Wednesday, October 28, 2020

Morris Brothers French à La Mode Tailor System


This last year I've been fortunate enough to find a few antique tailoring systems. Studying and cataloging them before I let them go to new homes has been one of my favorite between-work pleasures the last few busy months. For our study purposes, tailoring systems will include any drafting system that includes special rulers, charts, pantographs, expanding slopers, or skirt rules to draft a sewing pattern from a set of measurements.

Today for your pattern history lesson, I have The Morris Brothers French á La Mode Tailor System.


This is a bodice tailoring system from 1909. It is called the French A La Mode Tailoring System and was invented by the Morris Brothers. Instructions are printed on the pieces for drafting and there may have been pattern supplement booklets but I have never found any to go with it. Tailoring systems like these became very popular in the mid-to-late 19th century and several small companies sprang up to meet the demand of home seamstresses who recognized this brilliant pattern-making method as an economic answer to clothing oneself on a budget.


The system is complete when it contains a Bodice front, Bodice Back, Dart Rule, Sleeve (designed to draft a two-piece sleeve), and a Shorthand Square Skirt Guide.
Since the text printed on the bodice piece says "Perfected in 1909", one may assume that the system was originally created earlier, as these were popular and rather prevalent methods of drafting from the 1880s and later.




For more information on this sort of tailoring system, see the book Cutting a Fashionable Fit; Dressmaker's Drafting Systems in the United States by Claudia Kidwell.


Update: Due to popular request, this set is now available as a reproduction!

Sunday, October 25, 2020

The Royal Pattern Company - A Bit of Sewing Pattern History

 


Happy weekend, my dears. Today I thought I would post just a short bit on sewing pattern history. As some of you know, I'm one of the founding Admins of The Vintage Sewing Pattern Nerds group on Facebook. My goal has always been to educate others on sewing pattern history and preservation. To continue that thread, I'm going to attempt to post more of the educational content I post to the group, but for your benefit here. Not all of you are on Facebook, after all (Which you should be proud of!).

Today, our topic is the Royal Pattern Company.

The Royal Pattern Company (not associated with Modes Royale) began selling sewing patterns in 1895 and printed their magazine Le Costume Royal beginning in 1896 to advertise their patterns. This was common practice for sewing pattern companies at the time (See The Delineator Magazine, McCall's Magazine, Le Bon Ton etc.).



The Royal Pattern Company merged with Vogue Pattern Company in 1924. Vogue patterns at this time began to carry the "Vogue/ Royal" label. By 1927, the "Royal" no longer appeared on Vogue patterns.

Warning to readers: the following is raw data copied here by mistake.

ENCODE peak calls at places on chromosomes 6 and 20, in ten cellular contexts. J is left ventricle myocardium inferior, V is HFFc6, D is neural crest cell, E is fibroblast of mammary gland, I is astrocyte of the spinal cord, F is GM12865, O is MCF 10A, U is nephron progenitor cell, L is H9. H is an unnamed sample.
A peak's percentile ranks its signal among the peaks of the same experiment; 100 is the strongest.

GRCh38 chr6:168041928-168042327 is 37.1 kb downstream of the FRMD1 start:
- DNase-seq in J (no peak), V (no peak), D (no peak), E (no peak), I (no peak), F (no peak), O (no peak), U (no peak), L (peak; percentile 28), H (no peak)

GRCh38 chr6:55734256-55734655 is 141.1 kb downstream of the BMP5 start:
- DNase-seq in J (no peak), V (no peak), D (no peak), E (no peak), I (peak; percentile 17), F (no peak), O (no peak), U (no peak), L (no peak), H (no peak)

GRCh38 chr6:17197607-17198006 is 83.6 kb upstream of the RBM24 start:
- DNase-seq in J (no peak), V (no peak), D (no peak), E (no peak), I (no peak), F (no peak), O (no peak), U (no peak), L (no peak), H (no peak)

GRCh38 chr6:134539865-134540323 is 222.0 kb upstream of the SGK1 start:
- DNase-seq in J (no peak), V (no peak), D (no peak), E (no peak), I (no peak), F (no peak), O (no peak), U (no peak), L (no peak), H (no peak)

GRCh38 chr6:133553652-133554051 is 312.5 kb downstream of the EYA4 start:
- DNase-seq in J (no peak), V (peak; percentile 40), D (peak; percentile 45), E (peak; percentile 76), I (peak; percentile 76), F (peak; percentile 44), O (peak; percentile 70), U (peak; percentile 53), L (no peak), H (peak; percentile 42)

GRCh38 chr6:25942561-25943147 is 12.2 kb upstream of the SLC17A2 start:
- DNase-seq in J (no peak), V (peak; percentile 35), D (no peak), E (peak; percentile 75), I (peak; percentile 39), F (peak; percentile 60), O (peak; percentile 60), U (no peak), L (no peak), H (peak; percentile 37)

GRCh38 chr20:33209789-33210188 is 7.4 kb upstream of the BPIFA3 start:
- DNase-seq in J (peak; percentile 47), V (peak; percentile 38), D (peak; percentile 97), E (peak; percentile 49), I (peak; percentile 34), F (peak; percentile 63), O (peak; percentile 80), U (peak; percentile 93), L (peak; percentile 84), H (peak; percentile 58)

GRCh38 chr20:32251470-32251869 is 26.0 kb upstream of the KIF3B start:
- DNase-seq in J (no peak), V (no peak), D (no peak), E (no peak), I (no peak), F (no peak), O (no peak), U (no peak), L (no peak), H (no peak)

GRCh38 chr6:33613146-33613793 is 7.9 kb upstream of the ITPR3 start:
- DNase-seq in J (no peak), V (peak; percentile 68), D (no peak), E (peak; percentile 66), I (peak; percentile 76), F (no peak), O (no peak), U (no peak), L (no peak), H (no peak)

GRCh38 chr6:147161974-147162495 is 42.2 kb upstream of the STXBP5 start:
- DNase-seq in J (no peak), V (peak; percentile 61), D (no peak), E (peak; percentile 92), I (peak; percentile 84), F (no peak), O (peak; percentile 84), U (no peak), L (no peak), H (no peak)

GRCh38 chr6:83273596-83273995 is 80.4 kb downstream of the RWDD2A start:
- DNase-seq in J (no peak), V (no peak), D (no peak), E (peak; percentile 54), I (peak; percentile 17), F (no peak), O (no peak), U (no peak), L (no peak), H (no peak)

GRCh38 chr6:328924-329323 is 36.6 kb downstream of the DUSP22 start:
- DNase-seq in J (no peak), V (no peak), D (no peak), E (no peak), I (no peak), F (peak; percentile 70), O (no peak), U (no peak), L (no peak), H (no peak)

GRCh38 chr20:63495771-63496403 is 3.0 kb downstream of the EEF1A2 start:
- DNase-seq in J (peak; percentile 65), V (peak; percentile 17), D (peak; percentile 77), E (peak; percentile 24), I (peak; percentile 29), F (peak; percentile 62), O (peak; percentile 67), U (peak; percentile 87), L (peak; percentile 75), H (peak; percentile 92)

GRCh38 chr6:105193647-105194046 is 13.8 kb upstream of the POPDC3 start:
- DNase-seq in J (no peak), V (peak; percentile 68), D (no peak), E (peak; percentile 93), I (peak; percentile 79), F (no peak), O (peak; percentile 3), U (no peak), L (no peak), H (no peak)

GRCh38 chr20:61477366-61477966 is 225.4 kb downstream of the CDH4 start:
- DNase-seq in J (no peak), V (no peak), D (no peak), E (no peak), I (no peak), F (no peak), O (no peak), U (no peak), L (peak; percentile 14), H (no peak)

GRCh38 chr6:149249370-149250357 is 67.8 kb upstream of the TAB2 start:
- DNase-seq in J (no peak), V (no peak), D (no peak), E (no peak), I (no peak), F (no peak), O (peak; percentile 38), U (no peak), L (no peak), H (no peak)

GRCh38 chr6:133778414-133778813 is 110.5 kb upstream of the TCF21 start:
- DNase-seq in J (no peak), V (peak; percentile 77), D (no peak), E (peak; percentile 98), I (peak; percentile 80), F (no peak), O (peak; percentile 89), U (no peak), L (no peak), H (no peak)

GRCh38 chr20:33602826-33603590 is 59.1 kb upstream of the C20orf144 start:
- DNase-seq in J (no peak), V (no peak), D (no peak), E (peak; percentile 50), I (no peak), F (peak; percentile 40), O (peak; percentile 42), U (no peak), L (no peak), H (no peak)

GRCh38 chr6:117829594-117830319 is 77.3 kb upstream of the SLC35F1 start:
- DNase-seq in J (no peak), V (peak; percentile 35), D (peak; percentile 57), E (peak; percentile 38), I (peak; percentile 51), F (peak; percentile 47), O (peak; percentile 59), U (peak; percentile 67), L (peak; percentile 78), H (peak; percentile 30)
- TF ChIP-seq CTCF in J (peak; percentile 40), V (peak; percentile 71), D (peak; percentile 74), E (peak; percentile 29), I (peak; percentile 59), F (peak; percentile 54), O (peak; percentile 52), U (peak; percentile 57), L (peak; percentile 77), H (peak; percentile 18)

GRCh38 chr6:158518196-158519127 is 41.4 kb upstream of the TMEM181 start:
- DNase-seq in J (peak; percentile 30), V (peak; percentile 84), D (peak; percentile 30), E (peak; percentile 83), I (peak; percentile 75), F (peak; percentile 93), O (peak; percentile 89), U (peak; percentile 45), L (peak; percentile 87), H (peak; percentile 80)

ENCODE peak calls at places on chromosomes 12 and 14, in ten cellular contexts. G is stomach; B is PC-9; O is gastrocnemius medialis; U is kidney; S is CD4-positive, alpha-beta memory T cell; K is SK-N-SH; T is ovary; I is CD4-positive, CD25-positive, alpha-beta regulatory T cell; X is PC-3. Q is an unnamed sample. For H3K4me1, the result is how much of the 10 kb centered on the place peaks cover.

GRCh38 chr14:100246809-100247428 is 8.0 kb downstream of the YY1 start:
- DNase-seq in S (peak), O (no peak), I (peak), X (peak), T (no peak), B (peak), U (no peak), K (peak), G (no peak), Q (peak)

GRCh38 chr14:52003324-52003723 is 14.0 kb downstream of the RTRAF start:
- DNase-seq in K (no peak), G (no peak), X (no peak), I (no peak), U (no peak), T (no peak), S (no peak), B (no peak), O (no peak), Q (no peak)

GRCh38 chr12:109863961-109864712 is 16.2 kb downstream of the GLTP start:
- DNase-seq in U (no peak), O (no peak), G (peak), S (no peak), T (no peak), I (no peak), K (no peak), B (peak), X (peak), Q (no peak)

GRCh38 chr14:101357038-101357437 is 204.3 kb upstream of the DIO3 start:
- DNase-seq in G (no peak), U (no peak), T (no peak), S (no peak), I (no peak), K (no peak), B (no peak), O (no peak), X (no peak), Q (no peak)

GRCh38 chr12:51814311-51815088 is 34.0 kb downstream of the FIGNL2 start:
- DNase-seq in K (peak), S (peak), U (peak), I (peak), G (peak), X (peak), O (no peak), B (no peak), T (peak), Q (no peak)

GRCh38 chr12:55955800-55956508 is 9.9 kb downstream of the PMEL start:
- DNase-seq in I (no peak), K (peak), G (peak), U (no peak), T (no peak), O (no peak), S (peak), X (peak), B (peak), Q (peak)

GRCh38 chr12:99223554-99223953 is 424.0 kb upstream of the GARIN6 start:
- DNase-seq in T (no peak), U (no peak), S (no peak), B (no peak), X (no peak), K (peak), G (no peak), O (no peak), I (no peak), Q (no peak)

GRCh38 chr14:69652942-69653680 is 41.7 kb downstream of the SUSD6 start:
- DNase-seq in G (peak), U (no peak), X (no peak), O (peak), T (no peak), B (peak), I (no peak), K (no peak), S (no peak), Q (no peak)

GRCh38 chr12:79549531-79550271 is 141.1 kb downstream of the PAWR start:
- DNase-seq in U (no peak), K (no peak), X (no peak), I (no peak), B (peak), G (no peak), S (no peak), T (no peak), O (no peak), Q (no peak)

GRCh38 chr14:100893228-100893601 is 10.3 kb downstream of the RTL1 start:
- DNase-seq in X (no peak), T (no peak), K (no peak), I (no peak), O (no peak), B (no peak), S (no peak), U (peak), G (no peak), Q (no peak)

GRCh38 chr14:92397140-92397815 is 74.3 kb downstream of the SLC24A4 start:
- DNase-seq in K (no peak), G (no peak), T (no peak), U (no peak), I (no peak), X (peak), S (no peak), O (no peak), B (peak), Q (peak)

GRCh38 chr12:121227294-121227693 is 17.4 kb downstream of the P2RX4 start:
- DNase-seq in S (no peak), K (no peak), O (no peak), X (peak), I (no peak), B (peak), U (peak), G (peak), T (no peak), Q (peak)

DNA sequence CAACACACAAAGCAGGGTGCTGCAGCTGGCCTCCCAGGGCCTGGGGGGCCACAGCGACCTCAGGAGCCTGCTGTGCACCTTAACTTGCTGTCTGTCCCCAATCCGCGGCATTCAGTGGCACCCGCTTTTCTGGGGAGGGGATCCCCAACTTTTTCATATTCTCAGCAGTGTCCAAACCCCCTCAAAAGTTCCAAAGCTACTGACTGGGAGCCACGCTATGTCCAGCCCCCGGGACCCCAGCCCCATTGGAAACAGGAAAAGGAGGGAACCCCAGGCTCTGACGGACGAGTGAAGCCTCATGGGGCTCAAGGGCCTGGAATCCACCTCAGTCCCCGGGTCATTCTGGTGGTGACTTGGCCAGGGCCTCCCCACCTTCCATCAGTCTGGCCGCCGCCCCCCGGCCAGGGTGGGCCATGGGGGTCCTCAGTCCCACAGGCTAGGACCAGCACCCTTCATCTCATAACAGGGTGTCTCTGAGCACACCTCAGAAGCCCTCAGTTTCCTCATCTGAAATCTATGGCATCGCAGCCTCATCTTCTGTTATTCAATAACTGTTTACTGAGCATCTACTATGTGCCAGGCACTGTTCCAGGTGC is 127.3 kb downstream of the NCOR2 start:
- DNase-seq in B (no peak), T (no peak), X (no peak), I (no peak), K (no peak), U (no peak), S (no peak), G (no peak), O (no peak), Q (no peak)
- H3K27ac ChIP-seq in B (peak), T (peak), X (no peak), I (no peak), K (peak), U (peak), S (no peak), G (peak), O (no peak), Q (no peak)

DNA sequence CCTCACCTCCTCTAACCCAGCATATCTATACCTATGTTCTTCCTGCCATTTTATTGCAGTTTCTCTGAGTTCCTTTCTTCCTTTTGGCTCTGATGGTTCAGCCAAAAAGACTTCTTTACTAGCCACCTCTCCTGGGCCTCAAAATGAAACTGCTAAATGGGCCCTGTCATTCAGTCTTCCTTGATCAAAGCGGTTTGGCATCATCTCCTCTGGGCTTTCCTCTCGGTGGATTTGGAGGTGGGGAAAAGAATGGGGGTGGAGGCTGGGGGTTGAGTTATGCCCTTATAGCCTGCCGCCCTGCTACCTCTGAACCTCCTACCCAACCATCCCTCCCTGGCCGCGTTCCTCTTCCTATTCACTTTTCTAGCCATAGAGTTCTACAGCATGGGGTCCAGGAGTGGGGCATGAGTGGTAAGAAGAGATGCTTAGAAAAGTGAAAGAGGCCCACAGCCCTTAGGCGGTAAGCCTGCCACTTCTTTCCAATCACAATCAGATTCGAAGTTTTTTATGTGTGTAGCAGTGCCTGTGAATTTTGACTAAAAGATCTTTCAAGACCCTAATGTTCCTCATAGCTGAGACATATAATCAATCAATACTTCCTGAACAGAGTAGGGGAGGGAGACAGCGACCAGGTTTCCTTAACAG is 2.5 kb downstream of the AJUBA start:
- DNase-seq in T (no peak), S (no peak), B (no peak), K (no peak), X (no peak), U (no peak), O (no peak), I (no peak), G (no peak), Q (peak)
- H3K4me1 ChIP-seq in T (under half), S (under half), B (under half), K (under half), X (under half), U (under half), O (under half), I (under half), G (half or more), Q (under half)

Vogue Royal 7492 circa 1924 from the Vintage Pattern Wikia.
This particular issue came to me missing several pages but still includes a full-color centerfold and several numbered illustrations advertising patterns available for mail order.

Can you imagine getting such a pattern via mail order now?

Patterns from The Royal Pattern Company, Vogue Royal, and Le Costume Royal magazine/ quarterly are quite highly sought-after by collectors so if you find one, hang on to it!
Sources:
My own personal collection of patterns and quarterlies.

How about you? Have you ever seen a Royal sewing pattern (not to be mistaken with Modes Royale) or a similar edition to this magazine? What is (in your opinion) that rarest pattern you've ever found. I'd love to hear from you!


Wednesday, October 21, 2020

A Few Pretty Pages of McCall's Catalog March 1952


So there I was, scrolling along through eBay doing some pattern research, and there it was. A nice little 1952 McCall's Catalog for a somewhat fair price. I wasn't in the market for more catalogs as I have more than enough of them (I can't believe I just wrote that...) and I didn't have the extra money to spend at the time. 


But I clicked anyway to take a look and what I read in the description forced me to click "buy it now" without a second's hesitation.

"...the inside pages are in great shape and printed on fairly heavy paper. Each page is in color and suitable for framing. Framed, these would be terrific in an office, woman’s clinic, tea room, sewing room, women’s powder room, lobby of a mid-century building, etc, etc. The return on your investment could be tremendous if the book was disassembled and sold by the page. Could even be used as wallpaper. The possibilities are endless."

As I said, I didn't hesitate. The idea of someone else reading that description and deciding to take them up on any one of these heinous suggestions was just too much. I had to save her. So I sold a few patterns from my collection to recoup the cost and here we are, with my latest rescue.

I hope you enjoy taking a look.





I even had one of her patterns handy - this one is available here.



This is the earliest catalog I've found so far to feature photographs and not just illustrations.


Happy sewing!